In a talk at the Pennsylvania Conference for Women on Tuesday, Oct. 3, former first lady Michelle Obama described how her husband impacted young people in a way that's very different from the Trump administration. She painted a picture of a time where the national conversation centered around hope, possibility, "options, and opportunity." What young people are witnessing in the news now, she said, doesn't align with the ideals and values they were taught while President Obama was in the White House, and she thinks they're well-aware.
In her speech, Obama characteristically did not mention President Trump by name. This also makes sense because the conference, according to its website, is both nonprofit and nonpartisan. Its mission statement, however, claims it is "committed to helping close the pay gap, eliminate gender discrimination and achieve parity in company leadership," all of which are frequently politically divisive.
"Many of the young people today, they only know Barack Obama as their president and what that standard felt like and what kind of messages were being talked about," Obama said in conversation with television producer Shonda Rhimes.
She elaborated, "I think they will feel some of what's happening now as intrinsically not what they were taught."
In her eyes, the youth under President Obama are "less tolerant of obvious inequities." Young people in 2017 are received starkly different messaging from President Trump.
The former first lady seemed to point out a truth that has science to back it up. According to a survey released by the Pew Research Center earlier this year, Americans have become more tolerant of various religious groups than they were even a few years ago. That's not to say that President Obama personally orchestrated this change, but his messages frequently hinged on notions of tolerance and acceptance, which could add a thematic cultural background to the numbers.
Participants in the Pew survey were asked to rate various religious groups on a "feeling thermometer" that ranged from 0 to 100, with 100 being the warmest, most endearing ranking. In July of 2014, Muslims and Atheists were ranked at 40 and 41, respectively. By February 2017, they ranked at 48 and 50, according to an analysis of the data. The only religious group that did not increase in ranking were Evangelical Christians.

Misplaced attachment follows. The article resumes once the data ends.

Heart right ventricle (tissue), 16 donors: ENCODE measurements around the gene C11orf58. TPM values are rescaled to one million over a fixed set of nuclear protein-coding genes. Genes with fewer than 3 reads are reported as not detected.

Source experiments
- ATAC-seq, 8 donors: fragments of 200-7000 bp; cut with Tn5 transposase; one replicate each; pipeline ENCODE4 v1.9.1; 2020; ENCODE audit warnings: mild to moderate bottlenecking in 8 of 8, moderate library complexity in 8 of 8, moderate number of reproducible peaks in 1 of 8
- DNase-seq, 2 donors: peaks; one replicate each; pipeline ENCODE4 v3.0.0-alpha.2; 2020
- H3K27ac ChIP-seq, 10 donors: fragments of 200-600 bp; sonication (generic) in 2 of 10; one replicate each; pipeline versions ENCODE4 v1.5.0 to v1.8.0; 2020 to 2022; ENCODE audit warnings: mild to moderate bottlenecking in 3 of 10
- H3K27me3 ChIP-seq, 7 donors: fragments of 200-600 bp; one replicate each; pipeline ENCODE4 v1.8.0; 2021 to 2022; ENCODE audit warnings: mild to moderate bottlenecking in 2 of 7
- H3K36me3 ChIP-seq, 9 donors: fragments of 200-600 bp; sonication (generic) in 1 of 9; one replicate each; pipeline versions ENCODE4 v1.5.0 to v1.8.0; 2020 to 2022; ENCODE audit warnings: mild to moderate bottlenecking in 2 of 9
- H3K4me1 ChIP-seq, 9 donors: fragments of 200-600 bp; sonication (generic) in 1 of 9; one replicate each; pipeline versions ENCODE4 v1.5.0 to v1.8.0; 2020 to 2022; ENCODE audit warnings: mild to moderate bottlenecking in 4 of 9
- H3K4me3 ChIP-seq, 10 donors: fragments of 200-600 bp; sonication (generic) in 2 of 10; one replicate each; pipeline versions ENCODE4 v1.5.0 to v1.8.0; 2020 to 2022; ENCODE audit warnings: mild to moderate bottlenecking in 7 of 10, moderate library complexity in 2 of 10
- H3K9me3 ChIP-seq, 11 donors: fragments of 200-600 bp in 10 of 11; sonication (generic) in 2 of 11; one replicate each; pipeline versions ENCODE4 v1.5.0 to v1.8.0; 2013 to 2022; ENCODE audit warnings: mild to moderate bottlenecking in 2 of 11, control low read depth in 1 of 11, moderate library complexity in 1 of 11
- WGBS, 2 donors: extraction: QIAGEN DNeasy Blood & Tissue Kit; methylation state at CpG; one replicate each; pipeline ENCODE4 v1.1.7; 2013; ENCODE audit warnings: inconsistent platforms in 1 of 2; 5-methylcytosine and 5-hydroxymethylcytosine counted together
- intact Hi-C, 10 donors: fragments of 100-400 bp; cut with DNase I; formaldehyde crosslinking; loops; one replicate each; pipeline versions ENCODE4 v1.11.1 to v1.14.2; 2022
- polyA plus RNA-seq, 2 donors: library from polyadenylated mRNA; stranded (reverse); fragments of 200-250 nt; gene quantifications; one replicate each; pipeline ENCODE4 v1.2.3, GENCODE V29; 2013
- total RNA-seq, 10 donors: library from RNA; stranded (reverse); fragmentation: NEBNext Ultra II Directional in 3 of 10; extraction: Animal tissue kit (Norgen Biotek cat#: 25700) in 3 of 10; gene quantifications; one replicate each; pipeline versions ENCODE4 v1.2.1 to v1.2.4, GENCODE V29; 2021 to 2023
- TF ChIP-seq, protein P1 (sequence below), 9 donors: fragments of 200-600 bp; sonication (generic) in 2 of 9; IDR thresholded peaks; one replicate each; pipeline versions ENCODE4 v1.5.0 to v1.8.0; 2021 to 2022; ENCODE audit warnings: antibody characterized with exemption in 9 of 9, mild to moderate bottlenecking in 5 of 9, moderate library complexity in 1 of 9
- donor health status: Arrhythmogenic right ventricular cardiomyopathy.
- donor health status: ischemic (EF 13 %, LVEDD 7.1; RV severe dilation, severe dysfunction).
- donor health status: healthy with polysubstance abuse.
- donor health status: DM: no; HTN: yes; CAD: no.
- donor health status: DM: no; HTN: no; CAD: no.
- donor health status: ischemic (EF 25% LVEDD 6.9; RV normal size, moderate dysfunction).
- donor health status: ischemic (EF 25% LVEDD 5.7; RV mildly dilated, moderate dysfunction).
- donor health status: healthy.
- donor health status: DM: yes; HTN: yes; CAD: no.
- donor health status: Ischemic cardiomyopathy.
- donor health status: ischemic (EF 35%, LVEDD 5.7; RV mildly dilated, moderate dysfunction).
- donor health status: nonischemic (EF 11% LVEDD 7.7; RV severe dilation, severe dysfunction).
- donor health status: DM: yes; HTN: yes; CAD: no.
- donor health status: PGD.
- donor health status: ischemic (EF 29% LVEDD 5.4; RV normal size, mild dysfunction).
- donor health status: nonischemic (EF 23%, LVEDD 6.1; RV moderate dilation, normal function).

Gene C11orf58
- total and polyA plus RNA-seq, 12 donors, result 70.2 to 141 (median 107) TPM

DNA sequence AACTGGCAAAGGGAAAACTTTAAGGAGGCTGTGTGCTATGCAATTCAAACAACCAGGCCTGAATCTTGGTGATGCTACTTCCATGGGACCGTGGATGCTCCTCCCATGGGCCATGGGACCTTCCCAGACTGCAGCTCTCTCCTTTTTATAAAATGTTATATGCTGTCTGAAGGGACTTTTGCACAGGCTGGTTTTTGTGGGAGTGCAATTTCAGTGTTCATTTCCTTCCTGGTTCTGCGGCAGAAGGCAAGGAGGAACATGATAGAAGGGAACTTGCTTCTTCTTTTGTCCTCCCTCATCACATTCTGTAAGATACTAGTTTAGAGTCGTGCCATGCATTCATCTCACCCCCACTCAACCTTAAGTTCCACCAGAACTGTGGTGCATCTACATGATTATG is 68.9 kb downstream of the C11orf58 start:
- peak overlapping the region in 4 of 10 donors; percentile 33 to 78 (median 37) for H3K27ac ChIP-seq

Similarly, researches at the San Diego State University published a study in the journal Social Forces in 2014 which found that "Americans have become increasingly tolerant of controversial beliefs and lifestyles (i.e., marginalized outgroups)."
Researchers went on, "They are more likely to believe that homosexuals, Communists, militarists, and the anti-religious have the right to give speeches, teach at a college, and have a book in a local library."
According to an analysis of the study on ThinkProgress, "tolerance declined as the respondents got older and young people were the most tolerant. Tolerance also correlated highly with liberal political views and higher levels of educational attainment."
It's undeniable that President Obama made great strides toward codifying equality. Under his administration, "Don't Ask Don't Tell" was reversed, the Affordable Health Care increased health care access, gay marriage was federally legalized, and he "put employers on the hook for discriminatory pay practices." These were just a few of the ways that America pivoted toward intersectional equality during Obama's tenure, but they reflected his greater platform.
Meanwhile, President Trump is frequently divisive. His responses to the violence in Charlottesville or his directive banning transgender recruits from the military almost speak for themselves. Add to that the travel bans and his cold response to hurricane devastation in Puerto Rico and the image becomes more clear. In less than nine full months, he has projected a message to the American people that almost entirely opposes the equality-based values that the Obama administration worked to spread. President Obama set a high standard for leadership that isn't even close to replication under the current administration.
These are the types of concerns Michelle Obama seemed to allude to. Youth in 2017 are undeniably receiving very different messages from their presidential administration than the youth in 2008 or 2012. The impact of such a shift waits to be seen.